When it comes to originally inventive cinema from Bollywood, actor and producer Anushka Sharma is fast becoming the filmmaker that comes to mind. After two home productions that were critically and commercial appreciated, Sharma’s ‘Pari’ is a wonderful attempt at commercializing a genre film with amazing performances both on and off screen.
‘Pari’ is effective in subverting the horror genre within Bollywood, with incredible skill on and off screen.
Rating: 3 Out Of 5 Stars
Starring and produced by Anushka Sharma through her Clean Slate Films, ‘Pari’ (Fairy in Hindi) is a supernatural horror movie that touts itself as not being a fairytale. The film definitely delivers on its promise of being an out and out horror movie. And while the movie may seem as pretty tame for an international audience, it’s an amazing effort by all involved.
An investigation into the death of an old woman due to a hit and run, leads to the discovery of a young woman chained and held captive in her house; the old woman’s daughter. The daughter, named Rukhsana (Anushka Sharma) seemed to have been raised completely isolated from the real world in a jungle hut, and the loss of her mother leaves her completely alone in the world.
Her only contact is with Arnab (Parambrata Chatterjee) whose father accidentally killed the old woman. Feeling responsible, Arnab stays with Rukhsana and helps with releasing her mother’s body from the morgue, performing funeral rites and so on. So when a mysterious man comes looking for Rukhsana in her hut, the only place she can flee to is Arnab’s house. Taking pity on the young girl, Arnab keeps her with him, unsure of what to do, especially given his looming nuptials to his very recent fiancee, Piyali (Ritabhari Chakraborty)
‘Pari’ is a wholly original horror movie that draws from the Islamic superstitions and beliefs, to craft a wonderfully innovative story that’s rarely been the basis of any Bollywood movie in recent memory. While the classics of Hollywood horror use a lot of Christian or general religious content to create the scares, this idea of using a religion very much based on one of India’s biggest, feels extremely creative.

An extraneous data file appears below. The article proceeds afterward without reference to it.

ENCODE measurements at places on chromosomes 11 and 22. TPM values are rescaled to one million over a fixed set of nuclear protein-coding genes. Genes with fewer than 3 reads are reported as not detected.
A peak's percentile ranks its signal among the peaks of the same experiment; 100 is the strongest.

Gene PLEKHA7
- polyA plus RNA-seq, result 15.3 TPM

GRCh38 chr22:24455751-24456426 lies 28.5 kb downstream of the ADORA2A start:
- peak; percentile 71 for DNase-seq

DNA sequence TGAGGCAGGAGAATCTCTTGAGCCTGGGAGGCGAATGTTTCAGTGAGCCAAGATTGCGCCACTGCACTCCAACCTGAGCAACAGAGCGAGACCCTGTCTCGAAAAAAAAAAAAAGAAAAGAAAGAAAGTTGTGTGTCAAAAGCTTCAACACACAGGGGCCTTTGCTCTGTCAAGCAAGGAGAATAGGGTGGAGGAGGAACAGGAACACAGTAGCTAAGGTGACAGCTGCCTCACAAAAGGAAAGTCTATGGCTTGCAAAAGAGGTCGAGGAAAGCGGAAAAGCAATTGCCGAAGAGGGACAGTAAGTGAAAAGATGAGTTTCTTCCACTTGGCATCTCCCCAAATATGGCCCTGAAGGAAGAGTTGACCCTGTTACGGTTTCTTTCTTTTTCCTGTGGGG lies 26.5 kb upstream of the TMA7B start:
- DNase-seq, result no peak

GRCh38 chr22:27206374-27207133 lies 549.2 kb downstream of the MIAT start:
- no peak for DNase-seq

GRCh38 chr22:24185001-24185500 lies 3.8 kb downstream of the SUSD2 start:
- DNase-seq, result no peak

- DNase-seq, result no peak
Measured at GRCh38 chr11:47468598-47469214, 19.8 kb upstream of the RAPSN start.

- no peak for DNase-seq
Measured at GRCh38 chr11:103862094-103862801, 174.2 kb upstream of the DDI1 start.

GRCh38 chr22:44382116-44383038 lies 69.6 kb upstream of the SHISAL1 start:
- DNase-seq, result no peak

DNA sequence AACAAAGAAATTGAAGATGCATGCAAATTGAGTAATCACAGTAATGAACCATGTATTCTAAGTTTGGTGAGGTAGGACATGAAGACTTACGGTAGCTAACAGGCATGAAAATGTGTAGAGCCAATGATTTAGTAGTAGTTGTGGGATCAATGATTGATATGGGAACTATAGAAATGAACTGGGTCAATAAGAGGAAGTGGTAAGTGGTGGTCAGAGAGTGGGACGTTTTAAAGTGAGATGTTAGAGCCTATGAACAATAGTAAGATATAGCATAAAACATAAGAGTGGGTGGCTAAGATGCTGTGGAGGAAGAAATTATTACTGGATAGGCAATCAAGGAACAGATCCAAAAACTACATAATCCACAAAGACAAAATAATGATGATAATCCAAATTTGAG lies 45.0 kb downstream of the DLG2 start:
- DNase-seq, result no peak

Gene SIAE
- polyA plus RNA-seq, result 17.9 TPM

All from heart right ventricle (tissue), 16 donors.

This is a bold role for Anushka Sharma, given that she spends most of the time on screen, redefining what it means to be deglamorized, which is surprising and refreshing from an A-List Bollywood star. Recently, Bollywood critic Farydoon Shahriyar went gaga over Sonam Kapoor’s apparent’ ‘no make up’ look in ‘Pad Man’. So he must going coo-coo over Rukku!
How many mainstream actresses can have the courage to wear specs,delve in a no make up look n rewrite the term 'unconventional' itself?Sonam Kapoor brings a hell lot of honest spunk to her role.She's the fulcrum of #Padman n it's amazing to watch her make these brave choices!!
— Faridoon Shahryar (@iFaridoon) 9 de febrer de 2018
When Sharma’s not looking down to earth with her childlike innocence, she’s showing her range through her expressions of demonic possession and over all creepiness, sporting a bloody and battered face. Sharma shows just what an actress is able to do with the proper role and writing, as Sharma’s performance is really what sells the mysterious and odd vibes behind ‘Pari’.
Sharma needs to be applauded not just for her performance on camera, but for backing a movie such as this as a producer. ‘Pari’ is in a genre that hasn’t been that successful in Bollywood, but Sharma is brilliant in both roles.
Supporting Sharma as the male protagonist is Parambrata Chatterjee, and he’s incredibly effective as the mild mannered man who’s caught in this demonic battle. It’s impressive that writer Abhishek Bannerjee crafted a story that gave significance to the sub plot between Chatterjee’s Arnab and Ritabhari Chakraborty’s Piyali. In a movie where that could easily have been lost in the shuffle, the secondary storyline was wonderfully created and paid off majorly in the climax. Rajat Kapoor is wonderful in the role of the man trying to hunt down Rukhsana, and his ability to be intimidating with a change in tone, is brilliant in a film such as this.
‘Pari’ sets itself apart from movies off screen as well, given that the film is set in, and uses characters from a region of India that’s rarely given center stage. While many amazing Bollywood movies have been set in Calcutta and the West Bengal region of India, (‘Piku’, ‘Kahaani’,) ‘Pari’ fully utilizes the characters, religion, and even focuses one of the characters as being from the other Bengal, Dhaka, Bangladesh. Something that’s really cool for that section of Bollywood fans from that part of South Asia, like yours truly.
Going back to the movie itself, ‘Pari’ fires on all cylinders. The story is interesting and definitely keeps you engaged, however, some trimming may have reduced a lot of the slower moments in the second act. At 2 hours and 15 minutes, the film drags a little in the middle, and the jump scares and meant to be scary moments aren’t effective enough to justify the long runtime. The movie is at its best when it barrels from scene to scene. ‘Pari’ is director Prosit Roy’s first feature film, and it shows, as the movie is a little rough around the edges.
Despite this, ‘Pari’ is a fresh film with a lot of new things to experience as a Bollywood audience, but others may be disappointed with the rather tame horror elements of the film. The movie is still enjoyable as a thriller and a decent watch, but more importantly, an important step towards original storytelling in Bollywood and having makers invest in such originality.